As I recall, this idea came after completing Howard Barkin's Sunday puzzle that gradually zoomed out from ANIMAL HOUSE, ON EASY STREET, etc. until its revealer GOOGLE EARTH. I sought a well-concealed progression with a snappy revealer and was working my way up from LETTER to BOOK for the longest time. The theme didn't seem worthwhile, though, until I zoomed out more and found OEUVRE hiding at the end of the last themer. Tying the progression up with a profane confederation of vowels seemed like the sort of thing a solver might enjoy. After triple-checking the French spelling, the puzzle came together.
The grid is a bit name-heavy and has a few warts holding it together, but hopefully the good outweighs the bad. Thanks to Will and company for polishing up the clues and keeping a couple of my favorites (26-D, 47-D). In these tumultuous times, I'm delighted to contribute a few minutes' diversion to the world. At minimum, I offer up the puzzle as a belated Mother's Day gift to my dear mom, Chris, who has always been a voracious reader and willing francophone.
As a lifelong volleyball player, I have a soft spot for this puzzle. Not everyone knows the sport inside out, though, so I feared the idea might be too rinky-dink and get blocked. Still, I hope you dig it.
The classic bump-set-spike progression seemed ripe for a crossword theme. I was lucky to find symmetric entries among limited options for bump and spike, so the grid came together without my typical struggle. The puzzle was originally submitted with SOFT SERVE and THE BIG DIG replacing LIP SERVICE and VOLLEYBALL. Will and Sam were rightfully concerned that an early-week theme would be lost on some solvers without a revealer.
If anyone's ever looked at the team names in a volleyball league, you know the sport lends itself to punning (shout out to my teammates on "That's What She Set"). I wanted badly to come up with a groan-worthy revealer in that tradition. Alas, no great ideas were forthcoming, so I went with the direct approach and resubmitted as is.
Thanks to the editing team for their guidance and for working the clues into Tuesday shape. Thanks also for leaving intact mentions of my favorite book and TV show ("Catch-22" and "The Wire"). I hope my devoted test-solving dad will also appreciate seeing "The African Queen." Happy puzzling!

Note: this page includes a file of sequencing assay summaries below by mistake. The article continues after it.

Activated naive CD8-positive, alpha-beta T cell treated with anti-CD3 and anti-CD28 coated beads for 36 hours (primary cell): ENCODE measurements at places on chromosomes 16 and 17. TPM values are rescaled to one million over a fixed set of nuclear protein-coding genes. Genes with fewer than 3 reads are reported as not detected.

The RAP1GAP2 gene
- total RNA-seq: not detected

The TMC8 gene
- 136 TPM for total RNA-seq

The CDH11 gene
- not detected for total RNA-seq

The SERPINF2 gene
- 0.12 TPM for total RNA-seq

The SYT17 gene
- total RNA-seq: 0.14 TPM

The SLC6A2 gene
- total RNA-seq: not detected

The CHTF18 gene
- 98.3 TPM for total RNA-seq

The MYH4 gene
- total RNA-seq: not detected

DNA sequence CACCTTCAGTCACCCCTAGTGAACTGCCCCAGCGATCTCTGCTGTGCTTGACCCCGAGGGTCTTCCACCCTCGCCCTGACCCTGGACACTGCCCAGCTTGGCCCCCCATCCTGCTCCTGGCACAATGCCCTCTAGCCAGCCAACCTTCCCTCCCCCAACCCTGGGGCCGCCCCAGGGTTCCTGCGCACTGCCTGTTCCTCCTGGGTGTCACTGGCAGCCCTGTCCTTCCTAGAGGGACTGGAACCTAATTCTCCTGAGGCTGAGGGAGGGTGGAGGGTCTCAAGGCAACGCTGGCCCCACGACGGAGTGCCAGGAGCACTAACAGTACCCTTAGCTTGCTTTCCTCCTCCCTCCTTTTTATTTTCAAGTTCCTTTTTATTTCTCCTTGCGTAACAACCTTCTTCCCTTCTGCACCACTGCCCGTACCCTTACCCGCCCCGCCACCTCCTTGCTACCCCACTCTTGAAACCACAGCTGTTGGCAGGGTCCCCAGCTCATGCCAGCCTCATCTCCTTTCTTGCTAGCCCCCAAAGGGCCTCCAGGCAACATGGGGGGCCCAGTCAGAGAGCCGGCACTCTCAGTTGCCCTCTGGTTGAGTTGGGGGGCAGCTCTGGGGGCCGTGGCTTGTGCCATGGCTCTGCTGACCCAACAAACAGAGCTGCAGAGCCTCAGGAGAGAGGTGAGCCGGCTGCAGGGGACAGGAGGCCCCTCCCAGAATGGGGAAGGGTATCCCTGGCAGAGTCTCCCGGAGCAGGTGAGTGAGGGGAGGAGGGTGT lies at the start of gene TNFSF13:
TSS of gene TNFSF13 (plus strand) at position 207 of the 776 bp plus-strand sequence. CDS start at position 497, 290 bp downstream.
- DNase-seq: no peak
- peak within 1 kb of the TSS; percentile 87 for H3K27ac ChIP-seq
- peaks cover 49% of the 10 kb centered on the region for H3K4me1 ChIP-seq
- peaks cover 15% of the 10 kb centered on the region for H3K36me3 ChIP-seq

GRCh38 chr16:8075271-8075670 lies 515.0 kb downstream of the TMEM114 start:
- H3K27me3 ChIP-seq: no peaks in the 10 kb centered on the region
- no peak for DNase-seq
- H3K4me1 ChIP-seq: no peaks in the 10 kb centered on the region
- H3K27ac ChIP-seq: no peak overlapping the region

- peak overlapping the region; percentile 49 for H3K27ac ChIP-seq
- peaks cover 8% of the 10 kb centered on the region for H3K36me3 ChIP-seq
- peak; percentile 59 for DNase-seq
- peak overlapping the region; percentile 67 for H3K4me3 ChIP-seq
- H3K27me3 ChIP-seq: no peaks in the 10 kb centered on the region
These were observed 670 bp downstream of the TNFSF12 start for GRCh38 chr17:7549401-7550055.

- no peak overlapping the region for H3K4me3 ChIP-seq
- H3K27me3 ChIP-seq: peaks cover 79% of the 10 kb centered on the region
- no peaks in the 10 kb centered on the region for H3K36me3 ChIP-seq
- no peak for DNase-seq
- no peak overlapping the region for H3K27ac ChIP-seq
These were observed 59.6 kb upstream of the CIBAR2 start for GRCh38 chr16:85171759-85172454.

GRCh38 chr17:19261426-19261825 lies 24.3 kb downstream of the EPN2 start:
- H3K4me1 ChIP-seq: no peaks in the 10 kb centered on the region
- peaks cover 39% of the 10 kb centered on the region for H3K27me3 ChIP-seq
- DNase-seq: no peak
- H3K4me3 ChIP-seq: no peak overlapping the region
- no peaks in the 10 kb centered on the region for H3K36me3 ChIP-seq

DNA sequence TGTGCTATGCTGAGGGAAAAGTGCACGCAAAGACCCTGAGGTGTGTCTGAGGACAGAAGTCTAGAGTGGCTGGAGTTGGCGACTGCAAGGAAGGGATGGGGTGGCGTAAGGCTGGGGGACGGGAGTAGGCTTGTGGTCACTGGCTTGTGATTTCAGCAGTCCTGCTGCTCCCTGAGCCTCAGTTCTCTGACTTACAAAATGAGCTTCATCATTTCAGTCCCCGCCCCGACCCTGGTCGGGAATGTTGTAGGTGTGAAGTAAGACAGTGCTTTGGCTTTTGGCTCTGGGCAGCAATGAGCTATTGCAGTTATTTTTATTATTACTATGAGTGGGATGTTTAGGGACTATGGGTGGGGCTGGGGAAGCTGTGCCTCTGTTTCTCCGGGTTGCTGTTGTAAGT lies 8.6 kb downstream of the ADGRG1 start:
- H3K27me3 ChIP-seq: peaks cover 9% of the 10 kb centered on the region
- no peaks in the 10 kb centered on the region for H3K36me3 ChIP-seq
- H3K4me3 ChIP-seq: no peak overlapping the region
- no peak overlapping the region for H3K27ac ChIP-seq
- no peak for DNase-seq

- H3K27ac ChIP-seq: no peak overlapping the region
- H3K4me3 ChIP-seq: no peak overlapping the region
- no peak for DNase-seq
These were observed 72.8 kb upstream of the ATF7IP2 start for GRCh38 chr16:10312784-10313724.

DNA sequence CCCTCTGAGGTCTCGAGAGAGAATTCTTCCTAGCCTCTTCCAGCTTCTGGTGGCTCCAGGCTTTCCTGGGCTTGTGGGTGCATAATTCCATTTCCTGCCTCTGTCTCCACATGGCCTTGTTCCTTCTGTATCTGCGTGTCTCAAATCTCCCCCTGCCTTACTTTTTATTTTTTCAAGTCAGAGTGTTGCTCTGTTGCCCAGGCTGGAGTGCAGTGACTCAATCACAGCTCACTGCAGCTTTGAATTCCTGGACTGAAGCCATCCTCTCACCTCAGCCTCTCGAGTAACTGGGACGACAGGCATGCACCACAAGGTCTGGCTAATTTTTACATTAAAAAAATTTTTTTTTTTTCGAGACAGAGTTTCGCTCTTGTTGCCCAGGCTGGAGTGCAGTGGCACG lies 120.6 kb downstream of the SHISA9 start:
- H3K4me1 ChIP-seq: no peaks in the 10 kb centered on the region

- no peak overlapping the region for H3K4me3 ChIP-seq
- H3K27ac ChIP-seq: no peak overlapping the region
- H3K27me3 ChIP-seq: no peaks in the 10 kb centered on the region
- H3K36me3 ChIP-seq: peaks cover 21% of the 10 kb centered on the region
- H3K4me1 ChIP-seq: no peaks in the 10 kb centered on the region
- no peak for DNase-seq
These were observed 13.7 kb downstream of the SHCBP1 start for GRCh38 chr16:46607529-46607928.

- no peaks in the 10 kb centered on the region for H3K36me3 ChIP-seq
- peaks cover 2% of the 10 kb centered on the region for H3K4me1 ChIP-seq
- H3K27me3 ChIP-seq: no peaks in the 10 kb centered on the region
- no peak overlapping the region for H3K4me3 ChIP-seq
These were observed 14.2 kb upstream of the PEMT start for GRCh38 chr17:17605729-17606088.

I'm a pediatric ophthalmologist in Charlotte, NC. I started making crosswords while procrastinating writing the annual family Christmas letter. My toddlers' exploits were fascinating, no doubt, but a holiday-themed crossword was more fun to conceive and share. I've been hooked ever since. I put NYT publication on the bucket list and was flummoxed when my second submission was accepted.
As for this puzzle, I saw HATCH hidden in WHAT CHILD IS THIS during Christmas puzzle-making and tried to uncover a few more hidden entrances. That effort fizzled, but a different definition of "entrance" proved fruitful. FRENCH ANTILLES seemed like a winner, and I was lucky to find some other decent entries. The fill was crummy in the SW with the HIDDEN ENTRANCE revealer, so I switched to the current incarnation. Given the awkward themer lengths, low word count, and open corners, I'm mostly happy with how things turned out.
I gleaned some lessons through Will's editing. First, if you start your debut puzzle with a chemical weapon, it's best not to pun about it ("Tool to spread the mustard!"). Also, crosswordese (LIA/III) is preferable to an impolite entry (44-Across: ??AZ). Thanks to the editorial staff for the acceptance and polishing.
I learned much of the construction craft by reading critiques on the crossword blogs, where mid-week puzzles are often savaged, so I harbor a masochistic curiosity in them today.
I doubt I'll end up as the Minnie Minoso of crossword-making, but hopefully, this won't be my last effort. Many thanks to my parents for their test solves and to my wife Julie for sacrificing the Holiday missive.